the acrylamide renders the film of said resist rnore resistant to. chemicals, especially acids, particularly when said resists havebeen baked subsequent to exposure.

' As an additional advantage, the addition ofthe acrylamide acts to decrease the overall viscosity of theliquid resist thereby permitting a higher solids content and a resultant thicker coating after application and drying.

From the above, the light sensitive compositions of the invention comprise one or more positive working, light sensitive diazo compounds in combination with a resin comprising an acrylic resin, an N-3- oxohydrocarbon substituted acrylamide modifier and preferably a novolak resin. The acrylic resin used is of the carboxyltype cross-linkable with epoxide groups, most preferably, a terpolymer including an acrylic acid as one monomer.

DESCRIPTlON OF THE PREFERRED EMBODIMENTS The acrylamide contemplated by the subject invention is an N-3-oxohydrocarbon substituted acrylamide preferably having the structural formula:

where R and R" are each selected from the class consisting of hydrogen and lower alkyl radicals and R is selected from the class consisting of ethylene and a lower alkyl-substituted ethylene radical.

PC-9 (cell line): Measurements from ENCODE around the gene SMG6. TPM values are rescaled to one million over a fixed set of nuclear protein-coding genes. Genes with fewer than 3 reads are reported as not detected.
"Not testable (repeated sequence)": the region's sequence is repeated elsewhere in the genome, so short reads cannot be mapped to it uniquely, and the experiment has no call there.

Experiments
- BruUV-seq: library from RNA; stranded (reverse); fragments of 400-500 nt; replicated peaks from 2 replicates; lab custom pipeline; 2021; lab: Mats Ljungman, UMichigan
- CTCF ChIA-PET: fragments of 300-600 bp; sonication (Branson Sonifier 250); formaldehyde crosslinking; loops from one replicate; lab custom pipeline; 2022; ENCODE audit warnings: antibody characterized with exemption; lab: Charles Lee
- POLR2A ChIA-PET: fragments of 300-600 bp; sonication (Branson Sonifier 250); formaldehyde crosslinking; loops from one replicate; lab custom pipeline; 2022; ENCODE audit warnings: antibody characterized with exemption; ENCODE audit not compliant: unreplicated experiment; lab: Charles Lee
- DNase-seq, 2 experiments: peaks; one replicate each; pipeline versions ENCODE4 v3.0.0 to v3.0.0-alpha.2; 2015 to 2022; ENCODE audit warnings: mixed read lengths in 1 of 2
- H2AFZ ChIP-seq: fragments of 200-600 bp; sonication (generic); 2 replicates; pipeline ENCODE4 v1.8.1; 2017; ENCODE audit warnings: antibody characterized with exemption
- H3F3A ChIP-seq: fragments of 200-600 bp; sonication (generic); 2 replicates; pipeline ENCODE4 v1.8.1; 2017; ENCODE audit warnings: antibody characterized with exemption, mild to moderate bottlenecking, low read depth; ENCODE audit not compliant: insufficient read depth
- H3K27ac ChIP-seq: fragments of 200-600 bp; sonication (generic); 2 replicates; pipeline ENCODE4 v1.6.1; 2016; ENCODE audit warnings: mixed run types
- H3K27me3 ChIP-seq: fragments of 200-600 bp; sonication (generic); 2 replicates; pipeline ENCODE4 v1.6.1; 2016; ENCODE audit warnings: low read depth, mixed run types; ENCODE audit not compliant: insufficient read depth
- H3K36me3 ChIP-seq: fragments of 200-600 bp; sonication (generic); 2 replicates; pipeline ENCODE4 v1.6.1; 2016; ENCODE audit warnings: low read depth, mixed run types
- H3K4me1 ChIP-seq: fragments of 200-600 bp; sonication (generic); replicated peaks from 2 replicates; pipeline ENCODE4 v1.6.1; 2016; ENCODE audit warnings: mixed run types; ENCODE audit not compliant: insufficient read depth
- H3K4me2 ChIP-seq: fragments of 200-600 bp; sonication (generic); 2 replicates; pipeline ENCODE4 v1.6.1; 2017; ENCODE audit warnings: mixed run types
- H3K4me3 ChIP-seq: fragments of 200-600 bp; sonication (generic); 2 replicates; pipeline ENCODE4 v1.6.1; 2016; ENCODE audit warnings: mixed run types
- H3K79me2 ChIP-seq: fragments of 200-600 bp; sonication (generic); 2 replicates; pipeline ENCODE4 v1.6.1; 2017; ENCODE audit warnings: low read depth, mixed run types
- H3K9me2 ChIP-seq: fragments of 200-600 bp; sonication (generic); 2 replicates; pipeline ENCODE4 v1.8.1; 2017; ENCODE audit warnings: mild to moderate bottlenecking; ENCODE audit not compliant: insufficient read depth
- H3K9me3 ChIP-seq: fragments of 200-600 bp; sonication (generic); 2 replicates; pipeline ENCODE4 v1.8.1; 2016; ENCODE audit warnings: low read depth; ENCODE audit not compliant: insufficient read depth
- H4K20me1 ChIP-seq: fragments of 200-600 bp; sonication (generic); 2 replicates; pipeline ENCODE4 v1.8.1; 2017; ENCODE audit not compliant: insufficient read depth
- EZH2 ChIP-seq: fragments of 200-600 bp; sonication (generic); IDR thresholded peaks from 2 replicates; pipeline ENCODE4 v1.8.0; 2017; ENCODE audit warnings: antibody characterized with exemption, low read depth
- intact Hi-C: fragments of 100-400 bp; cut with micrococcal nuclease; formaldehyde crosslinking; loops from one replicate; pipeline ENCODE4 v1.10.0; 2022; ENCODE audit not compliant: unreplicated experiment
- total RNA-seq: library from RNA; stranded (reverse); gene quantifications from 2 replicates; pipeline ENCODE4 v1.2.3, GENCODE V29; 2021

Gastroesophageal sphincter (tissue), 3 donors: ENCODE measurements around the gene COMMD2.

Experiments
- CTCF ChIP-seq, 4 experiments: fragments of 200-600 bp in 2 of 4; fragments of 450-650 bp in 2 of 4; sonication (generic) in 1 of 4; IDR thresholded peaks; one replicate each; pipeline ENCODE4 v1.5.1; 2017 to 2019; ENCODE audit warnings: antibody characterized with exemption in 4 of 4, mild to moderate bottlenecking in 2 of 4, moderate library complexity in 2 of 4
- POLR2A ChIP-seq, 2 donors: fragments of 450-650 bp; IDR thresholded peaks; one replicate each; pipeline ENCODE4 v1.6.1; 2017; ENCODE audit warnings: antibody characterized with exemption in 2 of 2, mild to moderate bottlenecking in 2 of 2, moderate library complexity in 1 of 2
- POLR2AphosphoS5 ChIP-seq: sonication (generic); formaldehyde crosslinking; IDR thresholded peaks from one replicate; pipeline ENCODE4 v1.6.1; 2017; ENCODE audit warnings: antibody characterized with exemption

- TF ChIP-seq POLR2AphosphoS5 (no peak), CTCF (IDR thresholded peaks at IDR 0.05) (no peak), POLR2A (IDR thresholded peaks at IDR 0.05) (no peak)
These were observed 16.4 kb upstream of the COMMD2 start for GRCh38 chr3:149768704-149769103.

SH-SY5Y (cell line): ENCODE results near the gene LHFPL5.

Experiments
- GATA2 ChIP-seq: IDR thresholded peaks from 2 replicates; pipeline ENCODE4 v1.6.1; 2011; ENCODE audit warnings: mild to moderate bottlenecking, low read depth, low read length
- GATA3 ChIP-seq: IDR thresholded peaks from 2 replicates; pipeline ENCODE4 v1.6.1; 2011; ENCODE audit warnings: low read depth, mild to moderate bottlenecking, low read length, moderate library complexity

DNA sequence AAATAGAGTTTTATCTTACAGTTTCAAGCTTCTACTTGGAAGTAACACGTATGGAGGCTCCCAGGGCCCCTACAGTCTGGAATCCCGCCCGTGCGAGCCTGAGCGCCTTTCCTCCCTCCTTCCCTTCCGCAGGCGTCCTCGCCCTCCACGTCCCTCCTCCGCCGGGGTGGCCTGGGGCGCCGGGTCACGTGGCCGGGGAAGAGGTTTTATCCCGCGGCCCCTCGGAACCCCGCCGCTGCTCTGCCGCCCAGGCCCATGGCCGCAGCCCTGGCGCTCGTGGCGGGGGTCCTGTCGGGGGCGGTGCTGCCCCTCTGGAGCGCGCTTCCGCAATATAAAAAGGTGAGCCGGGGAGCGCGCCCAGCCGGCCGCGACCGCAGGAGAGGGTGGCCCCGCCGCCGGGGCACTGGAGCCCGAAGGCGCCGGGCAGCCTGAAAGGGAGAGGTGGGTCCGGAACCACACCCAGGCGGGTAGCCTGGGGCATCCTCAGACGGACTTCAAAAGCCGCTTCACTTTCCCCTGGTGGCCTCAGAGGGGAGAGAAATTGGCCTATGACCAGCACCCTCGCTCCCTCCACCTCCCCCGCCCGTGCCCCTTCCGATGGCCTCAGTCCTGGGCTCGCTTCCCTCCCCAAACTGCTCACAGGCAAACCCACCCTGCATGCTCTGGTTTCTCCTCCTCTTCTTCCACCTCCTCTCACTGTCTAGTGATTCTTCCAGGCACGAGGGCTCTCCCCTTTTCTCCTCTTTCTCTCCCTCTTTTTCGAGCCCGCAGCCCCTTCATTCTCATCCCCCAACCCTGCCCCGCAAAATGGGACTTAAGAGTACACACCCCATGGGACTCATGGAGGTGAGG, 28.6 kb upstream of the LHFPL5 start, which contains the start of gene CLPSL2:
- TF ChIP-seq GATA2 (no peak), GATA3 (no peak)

The lower alkyl radicals are those containing no more than about carbon atoms and include also the cycloalkyl radicals. They are exemplified by methyl, ethyl, propyl, isopropyl, butyl, sec-butyl, n-pentyl, cyclohexyl, cyclopentyl, isooctyl, n-decyl, and 4-ethyl-2- hexyl radicals. The radical R is ethylene or an ethylene radical having at least one lower alkyl substituent on the carbon atom which is attached directly to the nitrogen atom of the acrylamide. For purposes of convenient reference, the two carbon atoms of the principal chain of the ethylene radical are designated numerically beginning from the nitrogen atom, i.e., the carbon atom attached directly to the nitrogen atom is designated as atom number 1 and the other as atom number 2. Thus, the R radicals are illustrated by ethylene, lmethyl-ethylene, l,l-dimethyl ethylene, 1,1,2- trimethyl ethylene, l-methyl-l-ethylene, l-methyl-lisobutyl ethylene, l-ethyl-Lisopropyl ethylene, 1,1- diisopropyl ethylene, 1,2-dimethyl ethylene, l-n-butyll-n-pentyl ethylene, l-methyl-l-cyclohexyl ethylene, etc.

The radical] R is preferably a hydrogen radical. In some instances, it may be lower alkyl radical such as illustrated previously. I

Specific examples of the N-3-oxohydrocarbonsubstituted acrylamides include: